As Israeli Jews contemplate visiting the region (see below), in the Spring 2005 issue of the Yale Israel Journal, Josh Goodman takes a penetrating look at the Jews of Kurdistan, caught between tradition and modernity. The Jews were almost all relocated to Israel in the mass aliyah of 1950 - 51, but retain an affection for the land of their birth.
"As the Kurdish Jews were assimilating and advancing in Israeli society in the 1960s and 1970s, an alliance developed between the state of Israel and the Kurds in Iraq. During this period, Israel’s intelligence agency, the Mossad, along with the CIA and the Iranian Shah’s special operatives, were engaged in operations in Kurdistan to aid the forces of “Mullah” Mustafa Barzani. Barzani, the leader of the Kurdistan Democratic Party, was fighting for Kurdish autonomy from the Iraqi central government. According to Eliezer Tsafrir, who led Mossad operations in Iran and Kurdistan during the 1970s, Israel managed to spirit a few thousand remaining Iraqi Jews out of Iraq to Israel through Kurdistan with Barzani’s help. While Tsafrir himself is partly of Kurdish origin, he claims that there were few other Kurdish Jews involved in the Israeli operations in Kurdistan, and that the Mossad did not make any effort to recruit them as operatives."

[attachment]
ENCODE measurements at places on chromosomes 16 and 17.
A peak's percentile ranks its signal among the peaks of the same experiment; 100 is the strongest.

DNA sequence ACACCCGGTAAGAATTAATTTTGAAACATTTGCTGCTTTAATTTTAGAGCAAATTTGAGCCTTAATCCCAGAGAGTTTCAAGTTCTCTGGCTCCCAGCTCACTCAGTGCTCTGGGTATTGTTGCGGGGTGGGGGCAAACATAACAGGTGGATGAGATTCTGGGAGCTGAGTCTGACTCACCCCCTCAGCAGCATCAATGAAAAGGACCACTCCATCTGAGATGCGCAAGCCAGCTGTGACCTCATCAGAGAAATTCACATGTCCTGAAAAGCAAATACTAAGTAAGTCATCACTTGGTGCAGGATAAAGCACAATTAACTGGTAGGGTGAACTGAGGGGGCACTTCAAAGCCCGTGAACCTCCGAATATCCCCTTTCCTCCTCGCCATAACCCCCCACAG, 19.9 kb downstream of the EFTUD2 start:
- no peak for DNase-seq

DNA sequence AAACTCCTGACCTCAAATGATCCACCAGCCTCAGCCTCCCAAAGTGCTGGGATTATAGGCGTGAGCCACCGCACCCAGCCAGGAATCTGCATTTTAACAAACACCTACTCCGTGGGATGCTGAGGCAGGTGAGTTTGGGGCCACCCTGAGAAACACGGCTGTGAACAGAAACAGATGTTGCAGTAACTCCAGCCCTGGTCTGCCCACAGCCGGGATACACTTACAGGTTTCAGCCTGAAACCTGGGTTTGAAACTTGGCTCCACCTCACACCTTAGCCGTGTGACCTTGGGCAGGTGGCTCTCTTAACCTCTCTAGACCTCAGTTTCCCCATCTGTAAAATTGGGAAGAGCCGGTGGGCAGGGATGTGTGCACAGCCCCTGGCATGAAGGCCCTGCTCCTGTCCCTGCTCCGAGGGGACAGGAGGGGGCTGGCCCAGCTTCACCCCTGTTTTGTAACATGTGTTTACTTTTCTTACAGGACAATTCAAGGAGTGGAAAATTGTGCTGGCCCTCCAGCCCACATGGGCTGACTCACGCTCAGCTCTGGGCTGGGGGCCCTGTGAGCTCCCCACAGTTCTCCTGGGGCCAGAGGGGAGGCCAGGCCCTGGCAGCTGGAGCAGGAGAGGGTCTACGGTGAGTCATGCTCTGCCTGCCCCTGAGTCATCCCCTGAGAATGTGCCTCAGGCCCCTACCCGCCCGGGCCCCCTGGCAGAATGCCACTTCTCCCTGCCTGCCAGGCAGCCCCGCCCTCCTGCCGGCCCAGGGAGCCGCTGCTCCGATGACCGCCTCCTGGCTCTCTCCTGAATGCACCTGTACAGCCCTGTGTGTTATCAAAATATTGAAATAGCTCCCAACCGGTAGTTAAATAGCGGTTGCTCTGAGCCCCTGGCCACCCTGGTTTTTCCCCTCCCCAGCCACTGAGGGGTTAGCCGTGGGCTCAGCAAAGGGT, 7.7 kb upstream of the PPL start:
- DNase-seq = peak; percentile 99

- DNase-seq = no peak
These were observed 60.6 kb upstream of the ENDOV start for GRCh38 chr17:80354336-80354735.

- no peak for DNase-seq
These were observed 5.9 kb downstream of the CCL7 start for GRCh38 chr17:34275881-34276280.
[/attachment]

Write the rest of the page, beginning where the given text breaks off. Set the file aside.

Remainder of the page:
"Israel’s aid to the Kurds fits in with a general pattern of trying to establish alliances with non-Arab groups in the region, but the operations in the 1970s were also specifically designed to support Iran—at the time, Israel’s main Middle Eastern ally and chief supplier of oil—and to keep the Iraqi military busy. Israeli aid to the Kurds was terminated in 1975 following the rapprochement between the Shah and Saddam Hussein at the Algiers OPEC Conference.
Between Two Homelands
"Despite having spent most of their lives in Israel, many Kurdish Israelis maintain a high level of identification with their native Kurdistan, the Muslim Kurds, and Kurdish national aspirations. Many firmly believe in the need for an independent Kurdish state, a goal for which many Kurds have been striving since the end of the Ottoman Empire and which Arab nationalists have often denigrated as a potential “second Israel.” Kurdish Jews themselves draw parallels between the historical struggles of the ethnic Kurds and the Jews. Making a comparison between Kurdish suffering and the Jewish Holocaust, Efraim commented that “Saddam [Hussein] did to [the Kurds] what the Jews got in Germany, but in a lesser magnitude.”
"Surprisingly, some of the Kurdish Israelis I encountered had traveled to Iraqi Kurdistan recently. Travel to the region became practical for Israelis only after the establishment of Iraqi Kurdish autonomy under the aegis of the American no-fly zone following the 1991 Gulf War. One Kurdish Israeli, who visited Kurdistan during the 1990s, describes how he and his spouse were received by the Kurds."
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